Since we needed to either leave our truck with the rental company or self-tattle, the rental company is fully aware of the broken jack handle and has the power to deduct from the deposit the cost of repair of the jack and replacement of the handle.
Now, those of you who have stayed at motels likely have never been required to perform any plumbing tasks at the motel. When one rents a travel trailer with a bathroom, one must not only return it clean without benefit of maid service, but also empty what we shall call sewage. That task is performed by hooking up a sewer hose running from the trailer into a sewage dump or drain, which I done did without pleasure. The seven children who occupied the Class A motorhome parked next to us informed us that they call the sewer hose a “stinky slinky.”
Our rental company expected us to return our sewer hose/stinky slinky with the trailer. We fully intended to do so. But alas, we did not. The stinky slinky is cleverly stored in a hollow bumper and each end is supposed to be capped off. We put our stinky slinky in the bumper and capped each end. Then we drove 300 miles. When we returned the trailer and confessed to breaking the key, breaking the jack and handle, and damaging the lock, we did not confess to losing the stinky slinky because we were unaware that it was no longer in the hollow bumper. The rental person checked out our returned trailer and discovered the loss. No big deal for her. She has a $500 deposit, you will recall. We left without the deposit but still hoping some of it will be returned.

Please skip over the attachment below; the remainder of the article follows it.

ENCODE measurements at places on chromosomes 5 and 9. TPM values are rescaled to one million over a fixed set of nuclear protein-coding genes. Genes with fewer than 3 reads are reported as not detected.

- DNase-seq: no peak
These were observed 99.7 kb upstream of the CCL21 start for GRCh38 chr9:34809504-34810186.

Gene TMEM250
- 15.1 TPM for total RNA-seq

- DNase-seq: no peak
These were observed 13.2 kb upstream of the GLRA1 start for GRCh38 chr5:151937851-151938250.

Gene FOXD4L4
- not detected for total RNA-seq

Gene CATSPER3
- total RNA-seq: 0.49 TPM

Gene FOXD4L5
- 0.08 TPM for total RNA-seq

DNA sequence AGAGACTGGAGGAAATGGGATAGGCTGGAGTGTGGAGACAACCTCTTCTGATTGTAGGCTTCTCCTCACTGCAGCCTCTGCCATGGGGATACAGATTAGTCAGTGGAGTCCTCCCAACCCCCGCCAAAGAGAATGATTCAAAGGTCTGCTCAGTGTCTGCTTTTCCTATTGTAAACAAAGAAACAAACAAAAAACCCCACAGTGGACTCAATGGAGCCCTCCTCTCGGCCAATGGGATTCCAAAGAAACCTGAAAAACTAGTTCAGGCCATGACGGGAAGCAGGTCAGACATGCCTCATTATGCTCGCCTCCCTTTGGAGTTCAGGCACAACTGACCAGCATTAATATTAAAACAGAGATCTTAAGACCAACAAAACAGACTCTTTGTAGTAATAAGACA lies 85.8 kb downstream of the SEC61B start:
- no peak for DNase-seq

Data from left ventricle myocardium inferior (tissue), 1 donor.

Guess what! We were driving back on Highway 287 when Miss Sugar saw a big hose on the side of the road and claimed it was ours. So I got out, risked my life crossing the highway, and picked up the large hose. Sure enough, it was our stinky slinky. So we drove back and returned it, quite proud of ourselves. Our pride was diminished by the lady’s unenthusiastic reaction. She said, “I still have to charge you for it because someone ran over the hose.” Apparently, dented hoses are unacceptable. Therefore, the deposit will take another hit.
So what have we learned from this camping experience? We had so much fun that we are talking about purchasing our own trailer.
P.S. The manager of the RV park who helped with the lock was wearing a holster on his hip which contained a handgun. He explained that he did not need a concealed carry permit because his pistol was not concealed. Indeed it was not, hence the tip.
P.P.S. He also introduced me to his wife, a lovely woman. He shared with me that this is his 8th wife. It has been done before. You have heard about Henry the 8th.
P.P.P.S. While sitting in his workshop as he worked on the lock by removing parts in order to ensure it would never lock again, he generously brought out a bottle of actual moonshine. He showed me his copper tubing and still. I had never had moonshine before. I learned that it is to be drunk from the bottle and passed back and forth. He seemed pleased to have me as his new friend. He said, “You and me could get into some trouble.” I reckon so. I can get into trouble with or without him.